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RDF issues: schema and inference

From: Graham Klyne <GK@Dial.pipex.com>
Date: Wed, 29 Nov 2000 22:50:08 +0000
Message-Id: <>
To: RDF interest group <www-rdf-interest@w3.org>
I've just taken a long-overdue peek at SHOE, and (if I understand right) it 
closely parallels some thoughts that have been troubling me about RDF schema.

First, my take on SHOE -- it defines two parts:
(a) a type system that is structurally equivalent to the RDF schema type 
system:  classes with multiple inheritance.
(b) a basic framework for inferring new statements from existing statements 
(including type assertions).

Next, my troubles with RDF schema:

Basic RDF, and RDF schema, generally avoid associating a logic with RDF 
statements.  This is fine and good.  But there are some respects in which 
RDF schema introduces elements that might be regarded as a kind of logic, 
such as:  from (A subClassOf B) and (B subClassOf C) infer (A subClassOf C).

Some similar inferences can be drawn around property and subPropertyOf.

(Also, from some discussions than have been held, there is a school of 
thought (which I support) about range and domain semantics that would allow 
inference of class information about graph nodes from properties that are 
applied to them.)

So why does this trouble me?

On the surface, this inference looks like logical implication, which, as 
TimBL shows in his semantic toolbox paper [1], is pretty much equivalent to 
full first order logic (FOL).  But (and I take this as axiomatic) the full 
force of FOL should not be imposed on the basic RDF and RDF schema layers.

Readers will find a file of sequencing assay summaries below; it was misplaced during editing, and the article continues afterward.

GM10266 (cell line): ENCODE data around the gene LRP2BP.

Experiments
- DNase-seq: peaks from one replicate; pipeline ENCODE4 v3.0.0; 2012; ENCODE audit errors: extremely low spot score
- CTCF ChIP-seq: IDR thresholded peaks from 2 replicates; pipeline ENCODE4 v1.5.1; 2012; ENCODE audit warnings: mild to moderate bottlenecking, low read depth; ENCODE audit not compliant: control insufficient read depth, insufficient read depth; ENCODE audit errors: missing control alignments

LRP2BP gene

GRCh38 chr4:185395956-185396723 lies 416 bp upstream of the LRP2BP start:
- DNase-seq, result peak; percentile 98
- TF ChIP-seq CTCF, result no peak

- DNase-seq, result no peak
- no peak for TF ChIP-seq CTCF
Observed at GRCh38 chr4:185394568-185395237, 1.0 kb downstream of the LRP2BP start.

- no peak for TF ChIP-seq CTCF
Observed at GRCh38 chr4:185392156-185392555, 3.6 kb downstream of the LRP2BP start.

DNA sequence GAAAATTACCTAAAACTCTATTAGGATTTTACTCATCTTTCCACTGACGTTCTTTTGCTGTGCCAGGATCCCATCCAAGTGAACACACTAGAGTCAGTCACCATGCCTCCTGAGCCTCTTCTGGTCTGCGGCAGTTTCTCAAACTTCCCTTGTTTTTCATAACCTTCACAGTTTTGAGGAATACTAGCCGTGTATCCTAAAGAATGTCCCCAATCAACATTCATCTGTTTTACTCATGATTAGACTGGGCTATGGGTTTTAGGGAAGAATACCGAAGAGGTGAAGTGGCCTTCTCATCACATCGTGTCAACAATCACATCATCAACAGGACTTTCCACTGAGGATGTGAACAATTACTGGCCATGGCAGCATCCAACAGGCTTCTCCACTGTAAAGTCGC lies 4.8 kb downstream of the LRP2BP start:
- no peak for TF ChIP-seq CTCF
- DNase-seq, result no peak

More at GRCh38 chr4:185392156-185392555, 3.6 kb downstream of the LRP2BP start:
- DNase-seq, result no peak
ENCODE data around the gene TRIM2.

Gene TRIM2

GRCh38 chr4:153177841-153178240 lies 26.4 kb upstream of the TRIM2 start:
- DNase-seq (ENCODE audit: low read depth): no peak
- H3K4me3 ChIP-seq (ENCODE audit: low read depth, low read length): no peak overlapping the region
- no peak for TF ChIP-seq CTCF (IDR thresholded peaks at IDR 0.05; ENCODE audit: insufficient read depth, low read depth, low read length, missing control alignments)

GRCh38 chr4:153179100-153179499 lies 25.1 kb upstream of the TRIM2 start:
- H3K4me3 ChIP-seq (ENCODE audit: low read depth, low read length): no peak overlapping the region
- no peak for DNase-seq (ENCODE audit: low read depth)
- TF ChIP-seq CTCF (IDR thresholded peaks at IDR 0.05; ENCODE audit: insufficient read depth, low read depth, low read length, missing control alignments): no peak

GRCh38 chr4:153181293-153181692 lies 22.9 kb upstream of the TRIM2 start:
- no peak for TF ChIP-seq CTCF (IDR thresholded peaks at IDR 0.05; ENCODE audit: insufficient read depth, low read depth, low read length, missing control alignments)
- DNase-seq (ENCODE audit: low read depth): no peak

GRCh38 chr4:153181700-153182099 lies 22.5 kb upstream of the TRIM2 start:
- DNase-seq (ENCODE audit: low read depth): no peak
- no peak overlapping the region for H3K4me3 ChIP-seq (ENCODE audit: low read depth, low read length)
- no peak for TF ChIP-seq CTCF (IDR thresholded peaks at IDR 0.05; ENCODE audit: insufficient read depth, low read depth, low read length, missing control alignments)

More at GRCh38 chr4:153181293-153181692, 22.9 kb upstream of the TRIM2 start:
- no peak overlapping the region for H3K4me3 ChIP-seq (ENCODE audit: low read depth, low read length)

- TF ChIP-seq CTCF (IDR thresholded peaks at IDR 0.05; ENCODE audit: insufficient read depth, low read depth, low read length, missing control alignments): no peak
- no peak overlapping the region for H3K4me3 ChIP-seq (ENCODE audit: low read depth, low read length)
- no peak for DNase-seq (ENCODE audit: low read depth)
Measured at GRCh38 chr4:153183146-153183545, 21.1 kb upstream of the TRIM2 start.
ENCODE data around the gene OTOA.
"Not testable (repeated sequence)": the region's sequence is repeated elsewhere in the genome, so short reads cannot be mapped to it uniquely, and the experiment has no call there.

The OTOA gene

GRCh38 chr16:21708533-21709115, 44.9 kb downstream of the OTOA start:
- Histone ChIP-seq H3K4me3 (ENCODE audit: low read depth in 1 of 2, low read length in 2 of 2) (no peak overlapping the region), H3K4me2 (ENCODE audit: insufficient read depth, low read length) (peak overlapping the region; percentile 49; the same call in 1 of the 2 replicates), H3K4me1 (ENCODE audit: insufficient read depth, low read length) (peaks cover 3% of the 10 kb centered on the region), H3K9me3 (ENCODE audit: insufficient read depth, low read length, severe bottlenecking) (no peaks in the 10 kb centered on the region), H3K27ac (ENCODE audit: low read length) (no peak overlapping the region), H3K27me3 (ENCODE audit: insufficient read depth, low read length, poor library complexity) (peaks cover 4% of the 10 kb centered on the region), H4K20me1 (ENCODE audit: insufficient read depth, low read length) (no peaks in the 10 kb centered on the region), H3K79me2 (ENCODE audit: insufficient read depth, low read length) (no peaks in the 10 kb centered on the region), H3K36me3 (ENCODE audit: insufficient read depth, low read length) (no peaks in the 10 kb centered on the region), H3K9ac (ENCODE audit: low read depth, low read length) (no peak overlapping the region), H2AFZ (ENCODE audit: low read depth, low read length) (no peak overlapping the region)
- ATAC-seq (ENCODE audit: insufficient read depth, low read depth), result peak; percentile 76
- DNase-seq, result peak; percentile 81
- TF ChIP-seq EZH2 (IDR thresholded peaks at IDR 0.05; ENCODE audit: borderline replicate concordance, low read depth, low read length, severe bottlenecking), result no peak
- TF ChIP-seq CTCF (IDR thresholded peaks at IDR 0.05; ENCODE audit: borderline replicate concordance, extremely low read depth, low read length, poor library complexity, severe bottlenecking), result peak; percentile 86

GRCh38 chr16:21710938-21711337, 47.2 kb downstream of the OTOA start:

I had been thinking that the way out of this is to make a clear distinction 
between 'inference' and 'implication'.  And SHOE is my existence 'proof' 
that this is reasonable.

Within the RDF core, I think there is no concept of truth or 
falsehood.  Statements just exist, or don't exist.  Inference, then, can be 
viewed as a mechanism for creating new statements from those already to 
hand;  nothing more.  Implication is a logical relation:  A=>B == -A|B, 
which depends upon the truth and/or falsity of A and B, and which is used 
in practice to deduce the truth of B from the truth of A.

And finally, my suggestion:

If/when there is a review of the RDF schema document, I suggest we should 
be clear that some basic inference mechanism(s) are recognized (but without 
truth, falsehood or negation), and the spec should state explicitly those 
inferences (i.e. new arcs) that can be drawn from an RDF graph and/or 
schema graph.

It might also be possible to extend (or build upon) the schema to describe 
inferences, a la SHOE.  I'm not sure whether or not this is a good idea.


[1] http://www.w3.org/DesignIssues/Toolbox.html
Graham Klyne
Received on Thursday, 30 November 2000 12:32:56 UTC

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